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ON FAITH & MEDIA View Comments

Mirror Mirror

By
Joseph McAleer
Source: Catholic News Service


Julia Roberts and Armie Hammer star in a scene from the movie "Mirror Mirror."
"Who's the fairest one of all?" The answer may surprise you in "Mirror Mirror" (Relativity), a fresh live-action take on the Brothers Grimm fairy tale "Snow White and the Seven Dwarfs."

This go-round, the handsome prince is the center of attention, as the wicked queen and her lovely stepdaughter stage a battle royal for his hand, and the fate of a kingdom hangs in the balance.

Directed with high camp by Tarsem Singh ("Immortals"), "Mirror Mirror" piles on the one-liners and innuendos, along with life lessons that range from the need to help the poor and fight discrimination to the importance of promoting feminism. The end result is a bit leaden and somewhat charmless for a children's fairy tale. But remarkable costumes and grand set pieces go a long way to compensate.

Playing against type, Julia Roberts is the evil Queen, chewing up the scenery in glamorous ball gowns, and revealing her character to be insecure and afraid of growing old. The magic mirror offers a creepy-looking self-image that dispenses bad advice.

With her stepdaughter, Snow White (Lily Collins), locked away in the tower, the Queen sets out to find a rich husband, whose fortune will save her bankrupt realm. The populace is poor and starving as a result of the crippling taxes exacted to support the monarch's lavish lifestyle. Her luxuries of choice include some gross-out spa treatments -- who knew pigeon droppings made the best ingredient for a facial?

Enter on horseback the fabulously wealthy Prince Alcott (Armie Hammer), who catches the eye of both the Queen and Snow White. The Queen eliminates the competition by banishing Snow White and ordering her killed. But the hapless royal butler, Brighton (Nathan Lane), weakens, and Snow White escapes into the forest. There she stumbles upon the Seven Dwarfs.

Viewer, beware: These are not the endearing dwarfs of Disney lore. They are a wisecracking band of hoodlums with names like Napoleon (Jordan Prentice), Wolf (Sebastian Saraceno), and Butcher (Martin Klebba). They steal for a living, but Snow White persuades them to spare the poor and take from the Queen instead. They, in turn, teach her the ins and outs of street fighting.

Cross Robin Hood with Joan of Arc and you get the picture, as Snow White leads a crusade of diminutive warriors to overthrow the Queen, snag her Prince Charming, and live happily ... well, you know.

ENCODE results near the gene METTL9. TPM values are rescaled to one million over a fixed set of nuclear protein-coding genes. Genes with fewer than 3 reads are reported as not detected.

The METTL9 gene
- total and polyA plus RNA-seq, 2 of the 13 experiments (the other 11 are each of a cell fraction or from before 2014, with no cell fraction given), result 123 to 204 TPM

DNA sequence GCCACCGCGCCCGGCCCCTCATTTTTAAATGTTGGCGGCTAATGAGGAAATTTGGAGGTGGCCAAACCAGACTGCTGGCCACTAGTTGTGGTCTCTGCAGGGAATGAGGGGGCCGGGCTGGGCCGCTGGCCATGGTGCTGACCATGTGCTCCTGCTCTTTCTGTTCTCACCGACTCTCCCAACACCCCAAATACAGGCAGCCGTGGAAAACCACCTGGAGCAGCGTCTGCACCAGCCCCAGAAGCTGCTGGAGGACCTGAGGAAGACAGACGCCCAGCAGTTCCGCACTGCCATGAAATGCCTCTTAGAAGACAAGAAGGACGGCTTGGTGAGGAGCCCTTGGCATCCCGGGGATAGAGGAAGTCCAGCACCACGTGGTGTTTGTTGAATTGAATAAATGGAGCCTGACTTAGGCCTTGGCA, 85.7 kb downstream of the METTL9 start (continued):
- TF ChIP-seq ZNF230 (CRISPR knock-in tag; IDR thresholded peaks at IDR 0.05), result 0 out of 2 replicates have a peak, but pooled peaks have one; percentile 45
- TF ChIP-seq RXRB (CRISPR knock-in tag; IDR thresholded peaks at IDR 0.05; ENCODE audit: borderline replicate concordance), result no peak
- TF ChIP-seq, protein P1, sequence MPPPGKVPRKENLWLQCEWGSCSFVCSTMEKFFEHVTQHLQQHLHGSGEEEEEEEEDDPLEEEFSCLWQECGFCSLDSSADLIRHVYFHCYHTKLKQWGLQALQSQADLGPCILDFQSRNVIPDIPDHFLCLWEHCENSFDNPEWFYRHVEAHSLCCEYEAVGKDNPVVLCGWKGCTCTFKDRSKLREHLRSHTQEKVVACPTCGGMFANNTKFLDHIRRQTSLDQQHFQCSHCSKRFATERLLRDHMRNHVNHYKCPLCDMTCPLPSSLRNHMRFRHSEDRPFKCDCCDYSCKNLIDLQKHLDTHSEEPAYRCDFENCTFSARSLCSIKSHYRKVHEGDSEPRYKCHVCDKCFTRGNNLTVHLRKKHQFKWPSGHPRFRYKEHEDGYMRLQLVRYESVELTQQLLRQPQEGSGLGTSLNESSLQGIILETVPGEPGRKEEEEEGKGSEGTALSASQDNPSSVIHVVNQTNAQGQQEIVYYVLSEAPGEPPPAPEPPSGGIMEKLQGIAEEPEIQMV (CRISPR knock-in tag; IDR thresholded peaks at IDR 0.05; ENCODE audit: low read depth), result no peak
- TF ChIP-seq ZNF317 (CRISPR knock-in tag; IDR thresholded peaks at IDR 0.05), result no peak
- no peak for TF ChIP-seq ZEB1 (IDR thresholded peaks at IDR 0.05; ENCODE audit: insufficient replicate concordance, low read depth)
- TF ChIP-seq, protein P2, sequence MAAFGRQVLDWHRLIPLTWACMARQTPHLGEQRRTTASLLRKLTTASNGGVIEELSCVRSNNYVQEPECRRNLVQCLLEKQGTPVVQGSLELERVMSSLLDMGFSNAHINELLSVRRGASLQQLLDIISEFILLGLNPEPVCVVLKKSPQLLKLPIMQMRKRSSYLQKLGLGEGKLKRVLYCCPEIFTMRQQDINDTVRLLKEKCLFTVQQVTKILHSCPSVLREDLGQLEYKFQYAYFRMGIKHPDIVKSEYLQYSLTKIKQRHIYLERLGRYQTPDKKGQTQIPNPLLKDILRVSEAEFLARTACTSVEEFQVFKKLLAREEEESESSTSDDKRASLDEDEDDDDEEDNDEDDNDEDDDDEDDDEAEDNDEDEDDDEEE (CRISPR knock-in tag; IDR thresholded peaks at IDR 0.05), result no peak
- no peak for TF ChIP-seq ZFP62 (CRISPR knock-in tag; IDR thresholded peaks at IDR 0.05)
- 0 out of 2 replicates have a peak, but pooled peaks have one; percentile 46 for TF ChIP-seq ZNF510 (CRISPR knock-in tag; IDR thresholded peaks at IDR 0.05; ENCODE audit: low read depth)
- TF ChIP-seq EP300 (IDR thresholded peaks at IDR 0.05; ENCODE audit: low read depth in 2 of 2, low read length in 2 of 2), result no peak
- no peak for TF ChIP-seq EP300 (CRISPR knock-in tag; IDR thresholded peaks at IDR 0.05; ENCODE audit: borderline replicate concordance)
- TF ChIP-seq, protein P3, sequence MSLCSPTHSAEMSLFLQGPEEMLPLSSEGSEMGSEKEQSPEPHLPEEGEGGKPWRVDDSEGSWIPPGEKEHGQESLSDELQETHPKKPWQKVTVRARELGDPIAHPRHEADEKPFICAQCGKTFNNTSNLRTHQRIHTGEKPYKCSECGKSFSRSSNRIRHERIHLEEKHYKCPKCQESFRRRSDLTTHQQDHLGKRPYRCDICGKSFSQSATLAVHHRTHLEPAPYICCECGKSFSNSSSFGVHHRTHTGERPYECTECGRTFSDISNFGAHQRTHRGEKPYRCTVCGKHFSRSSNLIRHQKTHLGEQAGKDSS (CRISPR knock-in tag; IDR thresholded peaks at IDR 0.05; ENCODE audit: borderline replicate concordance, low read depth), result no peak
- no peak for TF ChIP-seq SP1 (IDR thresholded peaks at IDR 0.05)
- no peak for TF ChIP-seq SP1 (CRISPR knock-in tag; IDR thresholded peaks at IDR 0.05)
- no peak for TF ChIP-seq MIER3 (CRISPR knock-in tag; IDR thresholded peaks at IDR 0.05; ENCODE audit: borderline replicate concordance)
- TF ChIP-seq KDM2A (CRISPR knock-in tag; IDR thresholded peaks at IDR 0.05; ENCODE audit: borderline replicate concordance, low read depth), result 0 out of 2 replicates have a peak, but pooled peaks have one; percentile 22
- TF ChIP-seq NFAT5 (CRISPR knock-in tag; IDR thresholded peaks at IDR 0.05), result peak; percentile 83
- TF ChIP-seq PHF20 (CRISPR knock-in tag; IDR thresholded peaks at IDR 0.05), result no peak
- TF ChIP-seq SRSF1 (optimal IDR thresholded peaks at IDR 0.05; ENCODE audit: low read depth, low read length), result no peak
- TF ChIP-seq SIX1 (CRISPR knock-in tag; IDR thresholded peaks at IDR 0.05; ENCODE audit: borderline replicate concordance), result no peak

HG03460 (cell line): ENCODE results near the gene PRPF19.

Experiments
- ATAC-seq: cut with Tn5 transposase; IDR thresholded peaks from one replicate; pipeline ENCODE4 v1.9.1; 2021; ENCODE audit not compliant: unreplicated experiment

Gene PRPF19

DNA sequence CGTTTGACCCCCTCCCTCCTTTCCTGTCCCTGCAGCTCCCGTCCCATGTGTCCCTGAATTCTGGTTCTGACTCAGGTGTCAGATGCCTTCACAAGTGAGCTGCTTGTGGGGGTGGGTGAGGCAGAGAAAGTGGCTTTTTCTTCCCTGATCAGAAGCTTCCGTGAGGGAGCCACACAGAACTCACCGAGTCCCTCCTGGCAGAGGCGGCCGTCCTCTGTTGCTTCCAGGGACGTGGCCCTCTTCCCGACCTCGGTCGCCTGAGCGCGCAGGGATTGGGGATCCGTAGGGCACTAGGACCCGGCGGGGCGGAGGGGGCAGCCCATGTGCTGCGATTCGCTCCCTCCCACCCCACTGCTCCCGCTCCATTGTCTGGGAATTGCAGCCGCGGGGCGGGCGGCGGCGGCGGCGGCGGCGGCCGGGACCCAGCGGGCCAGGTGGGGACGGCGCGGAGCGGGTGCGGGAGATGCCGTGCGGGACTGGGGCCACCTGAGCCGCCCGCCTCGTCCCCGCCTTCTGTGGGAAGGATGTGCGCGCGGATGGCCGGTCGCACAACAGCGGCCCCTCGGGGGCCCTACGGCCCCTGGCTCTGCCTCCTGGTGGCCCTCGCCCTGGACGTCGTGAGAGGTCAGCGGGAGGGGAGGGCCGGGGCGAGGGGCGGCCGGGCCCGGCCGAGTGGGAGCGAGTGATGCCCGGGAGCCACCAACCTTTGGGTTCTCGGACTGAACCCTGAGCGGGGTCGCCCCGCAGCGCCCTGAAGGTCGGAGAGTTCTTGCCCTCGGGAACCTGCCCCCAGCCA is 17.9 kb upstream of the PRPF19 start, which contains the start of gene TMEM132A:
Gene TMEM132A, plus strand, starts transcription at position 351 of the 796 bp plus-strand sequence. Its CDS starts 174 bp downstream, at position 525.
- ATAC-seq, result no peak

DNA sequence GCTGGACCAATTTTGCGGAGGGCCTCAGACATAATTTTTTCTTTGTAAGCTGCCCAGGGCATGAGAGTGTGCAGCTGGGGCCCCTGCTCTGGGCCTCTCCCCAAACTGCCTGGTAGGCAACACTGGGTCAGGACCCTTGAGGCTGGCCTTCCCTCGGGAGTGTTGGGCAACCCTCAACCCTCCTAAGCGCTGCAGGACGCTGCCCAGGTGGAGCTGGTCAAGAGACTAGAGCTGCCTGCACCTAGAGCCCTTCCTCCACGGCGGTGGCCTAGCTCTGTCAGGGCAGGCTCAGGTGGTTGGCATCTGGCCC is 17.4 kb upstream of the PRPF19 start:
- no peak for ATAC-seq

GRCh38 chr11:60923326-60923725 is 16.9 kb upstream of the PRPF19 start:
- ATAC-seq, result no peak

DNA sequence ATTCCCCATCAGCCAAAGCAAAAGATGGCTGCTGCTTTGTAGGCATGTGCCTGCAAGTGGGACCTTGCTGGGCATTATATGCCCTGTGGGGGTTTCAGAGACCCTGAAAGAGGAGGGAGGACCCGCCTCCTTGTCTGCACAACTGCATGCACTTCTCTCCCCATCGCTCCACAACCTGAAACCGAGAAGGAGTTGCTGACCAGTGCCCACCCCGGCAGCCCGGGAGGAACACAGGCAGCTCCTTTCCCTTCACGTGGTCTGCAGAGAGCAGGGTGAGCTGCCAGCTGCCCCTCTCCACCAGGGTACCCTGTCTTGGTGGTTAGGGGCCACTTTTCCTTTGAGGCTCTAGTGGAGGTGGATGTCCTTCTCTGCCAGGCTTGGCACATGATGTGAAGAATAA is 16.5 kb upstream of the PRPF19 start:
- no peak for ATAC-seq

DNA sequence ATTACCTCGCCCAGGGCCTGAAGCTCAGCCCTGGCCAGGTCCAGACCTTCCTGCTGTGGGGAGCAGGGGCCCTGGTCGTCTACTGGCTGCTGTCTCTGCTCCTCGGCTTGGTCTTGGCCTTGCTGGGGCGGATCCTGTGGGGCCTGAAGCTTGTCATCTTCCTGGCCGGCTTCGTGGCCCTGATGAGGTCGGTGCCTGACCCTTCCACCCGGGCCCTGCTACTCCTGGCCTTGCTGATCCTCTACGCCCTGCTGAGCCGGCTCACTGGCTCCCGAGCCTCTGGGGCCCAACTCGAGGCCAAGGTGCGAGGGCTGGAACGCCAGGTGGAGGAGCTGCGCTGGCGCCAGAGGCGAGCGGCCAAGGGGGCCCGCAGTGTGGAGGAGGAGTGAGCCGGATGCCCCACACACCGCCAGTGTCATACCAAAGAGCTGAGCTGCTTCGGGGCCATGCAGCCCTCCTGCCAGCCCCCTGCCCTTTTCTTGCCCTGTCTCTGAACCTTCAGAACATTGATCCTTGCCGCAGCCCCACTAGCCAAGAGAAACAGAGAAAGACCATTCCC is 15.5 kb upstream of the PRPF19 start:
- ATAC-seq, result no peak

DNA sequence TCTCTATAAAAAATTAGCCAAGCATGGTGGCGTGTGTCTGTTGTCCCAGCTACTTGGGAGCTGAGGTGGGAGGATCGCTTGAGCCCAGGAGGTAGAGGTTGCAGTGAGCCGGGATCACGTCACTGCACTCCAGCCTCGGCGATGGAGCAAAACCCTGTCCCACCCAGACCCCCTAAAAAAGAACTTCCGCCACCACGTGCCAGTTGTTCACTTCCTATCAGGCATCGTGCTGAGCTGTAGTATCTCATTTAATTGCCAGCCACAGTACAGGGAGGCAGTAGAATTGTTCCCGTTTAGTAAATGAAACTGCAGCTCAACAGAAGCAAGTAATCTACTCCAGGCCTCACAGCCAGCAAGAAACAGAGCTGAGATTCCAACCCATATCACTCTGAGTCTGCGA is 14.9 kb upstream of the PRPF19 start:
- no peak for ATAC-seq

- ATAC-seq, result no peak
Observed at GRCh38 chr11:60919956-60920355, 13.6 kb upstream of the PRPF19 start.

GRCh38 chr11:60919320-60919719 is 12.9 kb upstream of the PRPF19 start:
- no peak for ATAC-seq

"Mirror Mirror" takes none of this seriously, and inside jokes abound. At one point, when it looks like the Queen may triumph, Prince Alcott interjects, "Don't change the ending! It's been focus-grouped, and it works."

It does, in its own unique fashion.

The film contains mild action violence, some rude humor, and one semi-profane utterance. The Catholic News Service classification is A-II — adults and adolescents. The Motion Picture Association of America rating is PG — parental guidance suggested. Some material may not be suitable for children.

*****
Joseph McAleer is a guest reviewer for Catholic News Service.





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Bridget: From age seven on, Bridget had visions of Christ crucified. Her visions formed the basis for her activity—always with the emphasis on charity rather than spiritual favors. 
<p>She lived her married life in the court of the Swedish king Magnus II. Mother of eight children (the second eldest was St. Catherine of Sweden), she lived the strict life of a penitent after her husband’s death. </p><p>Bridget constantly strove to exert her good influence over Magnus; while never fully reforming, he did give her land and buildings to found a monastery for men and women. This group eventually expanded into an Order known as the Bridgetines (still in existence). </p><p>In 1350, a year of jubilee, Bridget braved a plague-stricken Europe to make a pilgrimage to Rome. Although she never returned to Sweden, her years in Rome were far from happy, being hounded by debts and by opposition to her work against Church abuses. </p><p>A final pilgrimage to the Holy Land, marred by shipwreck and the death of her son, Charles, eventually led to her death in 1373. In 1999, she, Saints Catherine of Siena (April 29) and Teresa Benedicts of the Cross (Edith Stein, August 9) were named co-patronesses of Europe.</p> American Catholic Blog Teaching by example forms a durable base from which to form character. It is the base, but alone it won’t raise the kind of person you want. Being a moral adult is fundamental to teaching children morals. But it is not sufficient, in and of itself.

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